Everyone has their favourite clothing that they like to wear. Unfortunately, clothes wear out over time which can be worsened by a washing machine. There are also fabrics that aren’t suitable for regular machine cycles.
Thankfully the best washing machines offer more delicate cycles which can simulate hand washing, meaning you don’t need to manually wash them yourself.
The confusion can come with trying to work out exactly what each washing cycle does and which one is the best for you.
On your machine, you might have both a hand wash and delicate cycle, just one, or neither! Here we’ll look at what their differences are and what cycle is best for your clothes. Let’s take a look.
Are Hand Wash and Delicate Cycles the Same?
It can depend on your brand of washing machine but in general the answer is no; a hand wash cycle is not the same thing as a delicate cycle.
The delicate cycle is used for delicate fabrics which can be easily damaged, whereas the hand wash cycle is for fabrics which are prone to shrinking.
Both need similarly gentle settings but at slightly different parameters.
- Hand wash – A hand wash cycle has a low temperature, usually 30 degrees Celsius. It is for clothes that can be spun fairly quickly but not at top speeds, usually around 800rpm is a good figure.
- Delicate – On a delicate cycle, the temperature can be a little higher, at around 40 degrees Celsius. While the temperature is higher, the spin rate will be at its lowest level, usually around 400rpm.
With delicate fabrics, you don’t want the motion to damage them but they still need to be spun. With hand wash fabrics, they are less likely to rip or snag but high temperatures will shrink them.
Are They Interchangeable?
If your washing machine has both hand wash and delicate cycles, then refer to your clothing’s care labels and choose the right cycle.
If your washing machine only has one of these cycles, then you may be wondering if they can both serve the same purpose.
It’s hard to give a straight answer. The reason is due to the big differences between washing machine models.
In most cases, you’ll be fine putting hand wash clothes on a delicate cycle and vice versa.
It’s always good to check the manual to see the temperature and spin settings for these cycles before you start. Often modern machines will have a digital interface, making it easy to see these parameters without needing to check the manual.
If you want to check the manual but can’t find it, then check online. Type your make and model into a search engine (e.g. “Zanussi washing machine zfv 1006 manual”) and it’s more than likely you’ll be able to easily download a manual for it.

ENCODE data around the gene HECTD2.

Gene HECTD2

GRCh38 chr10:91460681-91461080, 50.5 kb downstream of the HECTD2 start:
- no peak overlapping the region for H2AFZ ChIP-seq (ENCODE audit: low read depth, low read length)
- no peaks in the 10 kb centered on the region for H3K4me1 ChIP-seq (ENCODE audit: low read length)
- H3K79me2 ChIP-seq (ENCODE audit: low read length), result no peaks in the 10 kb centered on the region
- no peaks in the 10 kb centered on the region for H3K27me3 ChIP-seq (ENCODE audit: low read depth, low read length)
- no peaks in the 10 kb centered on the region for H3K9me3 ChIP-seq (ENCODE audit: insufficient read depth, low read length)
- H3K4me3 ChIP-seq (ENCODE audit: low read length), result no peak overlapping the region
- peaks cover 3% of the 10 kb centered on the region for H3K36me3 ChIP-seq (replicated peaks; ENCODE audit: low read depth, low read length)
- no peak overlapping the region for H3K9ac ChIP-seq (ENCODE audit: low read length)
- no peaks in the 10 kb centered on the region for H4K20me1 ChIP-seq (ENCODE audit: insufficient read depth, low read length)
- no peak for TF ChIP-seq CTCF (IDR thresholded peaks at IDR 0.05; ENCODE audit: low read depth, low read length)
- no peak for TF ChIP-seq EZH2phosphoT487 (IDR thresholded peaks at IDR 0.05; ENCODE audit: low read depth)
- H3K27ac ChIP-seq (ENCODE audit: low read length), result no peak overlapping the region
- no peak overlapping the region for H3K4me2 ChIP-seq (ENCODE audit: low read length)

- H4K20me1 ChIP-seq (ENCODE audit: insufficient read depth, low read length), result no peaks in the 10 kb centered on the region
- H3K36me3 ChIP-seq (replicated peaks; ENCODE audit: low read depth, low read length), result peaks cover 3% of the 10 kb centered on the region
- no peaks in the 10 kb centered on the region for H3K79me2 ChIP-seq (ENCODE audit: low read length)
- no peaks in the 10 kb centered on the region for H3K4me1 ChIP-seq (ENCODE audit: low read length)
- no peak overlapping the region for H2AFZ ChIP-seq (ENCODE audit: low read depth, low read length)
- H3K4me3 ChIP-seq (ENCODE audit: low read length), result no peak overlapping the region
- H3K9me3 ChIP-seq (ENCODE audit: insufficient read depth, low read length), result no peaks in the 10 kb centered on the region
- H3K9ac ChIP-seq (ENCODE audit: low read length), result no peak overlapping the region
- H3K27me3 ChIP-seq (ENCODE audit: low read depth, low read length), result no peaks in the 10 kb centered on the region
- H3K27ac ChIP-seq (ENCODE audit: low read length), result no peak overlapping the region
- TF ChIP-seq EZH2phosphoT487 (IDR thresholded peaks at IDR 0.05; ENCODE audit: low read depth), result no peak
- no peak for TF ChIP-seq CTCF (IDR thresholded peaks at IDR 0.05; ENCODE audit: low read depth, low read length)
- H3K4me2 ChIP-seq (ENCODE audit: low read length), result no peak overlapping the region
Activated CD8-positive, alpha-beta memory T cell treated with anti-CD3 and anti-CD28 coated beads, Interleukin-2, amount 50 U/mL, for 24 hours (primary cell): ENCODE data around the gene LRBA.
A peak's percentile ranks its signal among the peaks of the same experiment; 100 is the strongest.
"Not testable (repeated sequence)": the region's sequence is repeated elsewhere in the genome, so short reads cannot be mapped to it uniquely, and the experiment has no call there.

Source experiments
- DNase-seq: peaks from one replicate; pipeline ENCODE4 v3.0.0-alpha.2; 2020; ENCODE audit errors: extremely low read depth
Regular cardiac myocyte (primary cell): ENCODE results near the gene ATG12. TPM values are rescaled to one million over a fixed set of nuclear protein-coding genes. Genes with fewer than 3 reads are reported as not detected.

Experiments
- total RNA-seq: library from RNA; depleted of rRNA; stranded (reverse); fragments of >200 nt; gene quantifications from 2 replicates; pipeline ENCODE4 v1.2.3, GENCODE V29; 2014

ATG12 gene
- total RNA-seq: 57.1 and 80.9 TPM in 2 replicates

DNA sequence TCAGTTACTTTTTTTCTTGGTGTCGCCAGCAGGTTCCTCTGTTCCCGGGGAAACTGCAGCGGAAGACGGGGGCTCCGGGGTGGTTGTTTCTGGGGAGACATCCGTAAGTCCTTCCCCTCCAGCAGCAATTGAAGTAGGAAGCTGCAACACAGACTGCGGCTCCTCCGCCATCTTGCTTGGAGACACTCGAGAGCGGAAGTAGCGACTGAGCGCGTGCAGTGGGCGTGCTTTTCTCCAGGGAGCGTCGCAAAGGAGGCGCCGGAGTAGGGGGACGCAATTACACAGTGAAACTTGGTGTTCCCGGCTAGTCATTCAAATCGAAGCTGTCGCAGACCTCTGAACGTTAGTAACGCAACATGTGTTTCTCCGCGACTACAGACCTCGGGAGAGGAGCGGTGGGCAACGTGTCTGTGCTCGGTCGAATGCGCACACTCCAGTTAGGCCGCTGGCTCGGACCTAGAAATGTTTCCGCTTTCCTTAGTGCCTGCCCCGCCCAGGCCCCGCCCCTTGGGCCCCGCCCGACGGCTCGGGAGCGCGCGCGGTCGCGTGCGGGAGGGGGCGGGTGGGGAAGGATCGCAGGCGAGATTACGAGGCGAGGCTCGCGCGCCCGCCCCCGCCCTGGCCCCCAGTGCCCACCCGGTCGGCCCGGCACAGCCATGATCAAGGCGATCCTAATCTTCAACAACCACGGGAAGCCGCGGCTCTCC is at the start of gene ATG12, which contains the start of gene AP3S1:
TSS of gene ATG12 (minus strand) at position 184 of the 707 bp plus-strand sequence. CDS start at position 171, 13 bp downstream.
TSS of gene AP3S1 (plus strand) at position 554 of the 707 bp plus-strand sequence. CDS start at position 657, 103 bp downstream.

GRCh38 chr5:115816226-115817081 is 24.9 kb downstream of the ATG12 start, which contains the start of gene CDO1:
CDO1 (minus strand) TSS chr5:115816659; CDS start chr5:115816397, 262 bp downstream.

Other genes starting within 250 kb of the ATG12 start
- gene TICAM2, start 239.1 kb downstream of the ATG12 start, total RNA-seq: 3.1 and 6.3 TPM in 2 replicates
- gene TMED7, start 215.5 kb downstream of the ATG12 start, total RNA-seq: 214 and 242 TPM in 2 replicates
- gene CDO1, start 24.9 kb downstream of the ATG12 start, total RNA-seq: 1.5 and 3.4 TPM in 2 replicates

What Does the Hand Wash Label Actually Mean?
It seems straightforward, just wash your clothes with your hands, right? But why do some clothes have to be hand washed in the first place?
The hand wash label usually indicates that the item is made out of a material that can be easily damaged by temperature, agitation, or chemicals.
These often include items like lingerie, lace, silk, wool, and others. Your washing machine can be very good at getting the nastiest of stains out of your clothes, but may not leave the fabric unscathed.
While this is not much of a problem for synthetic or cotton fabrics, it can damage your favourite delicate items. Fortunately, washing machines these days have the option to take a gentler approach that is suitable for delicate fabrics.
Can You Use the Delicate Wash Cycle on “Hand Wash Only” Clothes?
So, is there any benefit in washing your delicate clothes by hand as opposed to just throwing them into a delicate wash cycle?
At the end of the day, the purpose of the hand wash label is to inform you that the fabric can easily stretch or change shape if subjected to a lot of agitation that is often present in a washing machine.
Using the delicate wash cycle is a good idea if you don’t have time to manually wash your delicate fabrics, but washing by hand is always the best option since it will be the gentlest on your clothing.
The right course of action can depend on several factors, including how much the clothes mean to you. If you want to wash a wool jumper that your grandma lovingly knitted for you then washing by hand makes more sense.
If you want to wash that wool jumper that you got from a high street shop, then you may be more inclined to throw it in the machine.
Gentle washing machine cycles are hugely convenient but hand washing some personal items may still be the best idea.
You should always be careful before mindlessly throwing clothing labelled with “hand wash only” into the washing machine and putting it on a wash cycle.
If you want to be safe, it is always the best idea to wash your clothes by hand. If you don’t mind the risk of reducing your delicate fabric’s longevity then go ahead and save yourself some time.
The reality is that handwashing any fabric would prolong its life but is a huge inconvenience. With their more gentle cycles, washing machines have become brilliant at closely replicating hand washing and therefore are a good option for all fabrics.
It’s always best to take a little time to check the label and then decide whether a ‘delicate’ or ‘hand wash’ setting would be better for your fabrics.
There are subtle differences between the two cycles, and choosing the right one will give you the best results.
I’m a mother of three who loves going on fun adventures with my family. With three little ones, I’ve learned the hard way how to keep a busy home clean! I want to share my tips and tricks to make your life as easy as possible.